As a result of this effort from Jesus, the church of Christ was established and grew in the first century. Paul reminded the Ephesian elders in Acts 20:28 to “. . . shepherd the church of God which He purchased with His own blood.” Jesus purchased this called out group, the church, with his blood. He died to save these elders from their sins. He died so his elect, the church, could have a relationship with God. As a result, the main function of his church was to take this message of salvation to a lost and dying world. The apostles of Jesus understood this mission from the great commission Jesus gave recorded for us in Matthew 28:18-20, “All authority has been given to Me in heaven and on earth. Go, therefore and make disciples of all the nations, baptizing them in the name of the Father and of the Son and of the Holy Spirit, teaching them to observe all things I have commanded you; and lo, I am with you always, even to the end of the age. “The apostles’ commission was the same: to seek and save the lost.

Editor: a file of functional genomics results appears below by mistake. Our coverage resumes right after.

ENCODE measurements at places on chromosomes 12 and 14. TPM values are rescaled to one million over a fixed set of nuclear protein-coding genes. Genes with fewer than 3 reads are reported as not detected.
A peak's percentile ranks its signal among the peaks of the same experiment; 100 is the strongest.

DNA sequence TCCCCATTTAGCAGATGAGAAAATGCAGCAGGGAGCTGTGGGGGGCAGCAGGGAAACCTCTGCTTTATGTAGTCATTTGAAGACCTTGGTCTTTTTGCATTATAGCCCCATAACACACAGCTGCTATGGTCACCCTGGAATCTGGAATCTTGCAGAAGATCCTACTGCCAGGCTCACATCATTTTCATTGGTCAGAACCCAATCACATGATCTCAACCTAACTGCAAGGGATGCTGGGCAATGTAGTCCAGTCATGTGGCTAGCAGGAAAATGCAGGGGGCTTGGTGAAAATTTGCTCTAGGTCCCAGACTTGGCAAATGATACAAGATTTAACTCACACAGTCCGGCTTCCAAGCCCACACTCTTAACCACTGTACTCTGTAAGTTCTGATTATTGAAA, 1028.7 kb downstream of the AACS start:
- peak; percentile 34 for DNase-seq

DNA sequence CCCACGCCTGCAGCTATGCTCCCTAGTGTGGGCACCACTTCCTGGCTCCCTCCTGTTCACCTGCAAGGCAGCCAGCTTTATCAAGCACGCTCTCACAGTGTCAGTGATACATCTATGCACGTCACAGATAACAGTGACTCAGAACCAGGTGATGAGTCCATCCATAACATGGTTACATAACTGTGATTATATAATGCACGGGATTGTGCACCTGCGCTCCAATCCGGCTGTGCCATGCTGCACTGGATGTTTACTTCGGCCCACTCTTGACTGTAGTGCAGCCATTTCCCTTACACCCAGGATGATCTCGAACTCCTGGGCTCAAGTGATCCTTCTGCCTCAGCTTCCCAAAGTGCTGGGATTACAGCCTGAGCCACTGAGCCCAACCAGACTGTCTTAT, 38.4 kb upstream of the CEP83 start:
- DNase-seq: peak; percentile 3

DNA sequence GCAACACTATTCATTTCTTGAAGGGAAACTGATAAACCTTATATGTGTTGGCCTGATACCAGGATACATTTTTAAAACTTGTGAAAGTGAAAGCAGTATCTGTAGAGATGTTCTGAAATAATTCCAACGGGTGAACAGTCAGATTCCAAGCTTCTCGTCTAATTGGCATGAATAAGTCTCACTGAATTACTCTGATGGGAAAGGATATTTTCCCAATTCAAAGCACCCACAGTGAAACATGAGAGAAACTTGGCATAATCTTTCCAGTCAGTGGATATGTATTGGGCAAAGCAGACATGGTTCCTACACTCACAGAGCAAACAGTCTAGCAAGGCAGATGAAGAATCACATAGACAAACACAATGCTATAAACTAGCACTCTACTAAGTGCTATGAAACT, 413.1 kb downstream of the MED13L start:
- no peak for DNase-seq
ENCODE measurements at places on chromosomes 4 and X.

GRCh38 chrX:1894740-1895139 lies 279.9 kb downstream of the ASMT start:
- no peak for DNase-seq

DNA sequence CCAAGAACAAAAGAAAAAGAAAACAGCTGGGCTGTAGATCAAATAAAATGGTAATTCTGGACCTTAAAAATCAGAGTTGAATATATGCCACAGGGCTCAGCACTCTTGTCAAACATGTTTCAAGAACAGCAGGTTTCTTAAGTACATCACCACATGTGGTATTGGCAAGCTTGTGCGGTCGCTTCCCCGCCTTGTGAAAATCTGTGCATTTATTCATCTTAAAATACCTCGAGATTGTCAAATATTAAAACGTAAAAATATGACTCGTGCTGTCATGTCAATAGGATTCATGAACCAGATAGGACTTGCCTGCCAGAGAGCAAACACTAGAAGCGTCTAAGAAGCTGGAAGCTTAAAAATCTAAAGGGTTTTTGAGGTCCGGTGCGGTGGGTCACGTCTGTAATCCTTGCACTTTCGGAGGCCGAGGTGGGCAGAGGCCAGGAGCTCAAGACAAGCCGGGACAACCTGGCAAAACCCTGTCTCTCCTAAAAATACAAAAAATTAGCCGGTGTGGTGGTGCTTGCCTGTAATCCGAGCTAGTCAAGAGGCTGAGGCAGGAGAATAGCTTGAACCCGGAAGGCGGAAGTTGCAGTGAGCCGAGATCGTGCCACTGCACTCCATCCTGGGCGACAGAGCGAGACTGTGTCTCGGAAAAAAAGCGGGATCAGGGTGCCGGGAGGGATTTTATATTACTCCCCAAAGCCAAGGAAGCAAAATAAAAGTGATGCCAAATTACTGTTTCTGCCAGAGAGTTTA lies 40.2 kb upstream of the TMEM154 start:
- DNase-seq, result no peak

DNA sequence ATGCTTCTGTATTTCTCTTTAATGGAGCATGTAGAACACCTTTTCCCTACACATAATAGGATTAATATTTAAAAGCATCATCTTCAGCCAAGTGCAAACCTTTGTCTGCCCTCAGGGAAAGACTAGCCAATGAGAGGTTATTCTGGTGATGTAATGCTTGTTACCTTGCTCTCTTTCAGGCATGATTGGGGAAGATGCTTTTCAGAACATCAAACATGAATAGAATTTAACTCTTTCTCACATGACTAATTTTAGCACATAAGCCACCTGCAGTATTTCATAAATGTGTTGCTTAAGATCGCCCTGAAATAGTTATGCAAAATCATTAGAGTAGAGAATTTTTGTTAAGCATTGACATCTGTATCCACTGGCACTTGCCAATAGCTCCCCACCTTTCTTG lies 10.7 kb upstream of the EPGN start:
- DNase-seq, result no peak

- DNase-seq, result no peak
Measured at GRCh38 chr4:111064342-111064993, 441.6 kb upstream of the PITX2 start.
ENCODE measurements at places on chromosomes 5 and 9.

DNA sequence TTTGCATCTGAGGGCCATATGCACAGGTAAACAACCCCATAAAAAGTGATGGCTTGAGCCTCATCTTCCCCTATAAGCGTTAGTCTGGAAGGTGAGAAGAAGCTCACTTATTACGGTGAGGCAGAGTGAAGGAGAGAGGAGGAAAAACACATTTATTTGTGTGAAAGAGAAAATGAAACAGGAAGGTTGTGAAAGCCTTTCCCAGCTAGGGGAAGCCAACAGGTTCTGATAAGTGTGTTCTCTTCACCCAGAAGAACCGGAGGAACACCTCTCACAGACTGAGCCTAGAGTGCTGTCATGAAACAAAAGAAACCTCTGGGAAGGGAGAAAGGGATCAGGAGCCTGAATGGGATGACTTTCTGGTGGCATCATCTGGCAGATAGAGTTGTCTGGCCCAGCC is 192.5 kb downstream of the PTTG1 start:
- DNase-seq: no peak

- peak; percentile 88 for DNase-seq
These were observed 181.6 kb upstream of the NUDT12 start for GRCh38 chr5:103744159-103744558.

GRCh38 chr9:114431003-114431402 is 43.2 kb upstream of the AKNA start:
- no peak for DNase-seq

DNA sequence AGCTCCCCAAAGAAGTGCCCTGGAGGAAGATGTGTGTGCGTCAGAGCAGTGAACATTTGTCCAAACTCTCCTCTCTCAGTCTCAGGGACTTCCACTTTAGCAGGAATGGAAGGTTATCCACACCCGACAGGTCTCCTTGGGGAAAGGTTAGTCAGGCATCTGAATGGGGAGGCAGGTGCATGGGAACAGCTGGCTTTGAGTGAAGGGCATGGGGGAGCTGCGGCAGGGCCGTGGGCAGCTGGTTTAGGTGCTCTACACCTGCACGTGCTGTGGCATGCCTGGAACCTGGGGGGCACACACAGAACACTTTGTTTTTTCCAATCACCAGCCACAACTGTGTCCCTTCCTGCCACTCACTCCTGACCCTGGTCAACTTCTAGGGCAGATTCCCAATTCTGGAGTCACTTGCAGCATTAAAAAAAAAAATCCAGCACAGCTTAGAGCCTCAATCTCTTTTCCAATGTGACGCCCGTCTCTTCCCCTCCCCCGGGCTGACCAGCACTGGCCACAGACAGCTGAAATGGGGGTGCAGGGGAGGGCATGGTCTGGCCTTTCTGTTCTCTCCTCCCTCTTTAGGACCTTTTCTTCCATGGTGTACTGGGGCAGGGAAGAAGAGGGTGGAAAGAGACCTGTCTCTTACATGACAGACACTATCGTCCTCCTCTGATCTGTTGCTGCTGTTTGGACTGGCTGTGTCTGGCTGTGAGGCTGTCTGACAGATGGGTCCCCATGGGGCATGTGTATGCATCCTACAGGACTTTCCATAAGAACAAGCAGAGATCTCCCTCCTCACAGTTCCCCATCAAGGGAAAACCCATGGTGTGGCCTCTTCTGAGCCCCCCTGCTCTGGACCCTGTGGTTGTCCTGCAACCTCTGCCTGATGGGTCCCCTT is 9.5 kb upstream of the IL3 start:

Friends, is this what we observe today from churches across our fruited plain? When was the last time you have heard a preacher on TV persuade people to obey all the commands Jesus taught in the New Testament in order to be saved from sin? Does tele-evangelism major in the doctrine of repentance, confessing Christ before men, or even baptism? No! Jesus made it very clear in his great commission that teachers of the gospel must preach baptism in order for one to be a disciple of Jesus, yet most “churches” shy away from the necessity of baptism like a cat would water. There seems to be 1001 different ways, methods and practices for discipleship into the churches of men. Yet, Jesus never authored a “Burger King” salvation which is the philosophy of “have it your way” religion.